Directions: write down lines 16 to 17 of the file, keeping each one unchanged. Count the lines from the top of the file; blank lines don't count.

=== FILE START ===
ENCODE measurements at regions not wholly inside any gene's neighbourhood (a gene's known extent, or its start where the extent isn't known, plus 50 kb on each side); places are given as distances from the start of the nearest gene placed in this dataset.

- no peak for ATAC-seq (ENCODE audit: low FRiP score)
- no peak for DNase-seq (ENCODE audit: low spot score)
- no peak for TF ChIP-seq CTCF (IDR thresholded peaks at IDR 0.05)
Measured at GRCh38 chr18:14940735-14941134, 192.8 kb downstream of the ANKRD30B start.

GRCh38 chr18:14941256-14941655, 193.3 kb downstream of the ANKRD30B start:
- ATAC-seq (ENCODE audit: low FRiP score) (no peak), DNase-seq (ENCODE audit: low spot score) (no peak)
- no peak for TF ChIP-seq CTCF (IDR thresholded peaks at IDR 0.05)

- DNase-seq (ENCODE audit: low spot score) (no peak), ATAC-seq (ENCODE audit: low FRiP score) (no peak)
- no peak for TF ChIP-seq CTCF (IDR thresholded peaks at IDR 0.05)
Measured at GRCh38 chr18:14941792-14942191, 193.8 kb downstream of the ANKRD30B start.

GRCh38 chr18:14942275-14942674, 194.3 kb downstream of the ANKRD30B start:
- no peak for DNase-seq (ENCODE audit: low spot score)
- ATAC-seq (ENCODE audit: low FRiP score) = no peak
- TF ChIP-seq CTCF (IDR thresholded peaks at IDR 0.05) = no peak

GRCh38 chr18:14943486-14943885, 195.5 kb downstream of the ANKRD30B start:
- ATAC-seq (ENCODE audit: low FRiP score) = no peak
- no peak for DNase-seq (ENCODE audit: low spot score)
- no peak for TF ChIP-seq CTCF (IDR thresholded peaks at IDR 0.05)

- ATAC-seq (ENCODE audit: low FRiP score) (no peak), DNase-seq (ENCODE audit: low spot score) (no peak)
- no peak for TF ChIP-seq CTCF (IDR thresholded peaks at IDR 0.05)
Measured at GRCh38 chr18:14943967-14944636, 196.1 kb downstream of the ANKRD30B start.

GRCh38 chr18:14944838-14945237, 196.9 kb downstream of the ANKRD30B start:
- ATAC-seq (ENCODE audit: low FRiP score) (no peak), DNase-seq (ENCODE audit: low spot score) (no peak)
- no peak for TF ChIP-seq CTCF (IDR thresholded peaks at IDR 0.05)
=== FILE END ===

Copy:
GRCh38 chr18:14943486-14943885, 195.5 kb downstream of the ANKRD30B start:
- ATAC-seq (ENCODE audit: low FRiP score) = no peak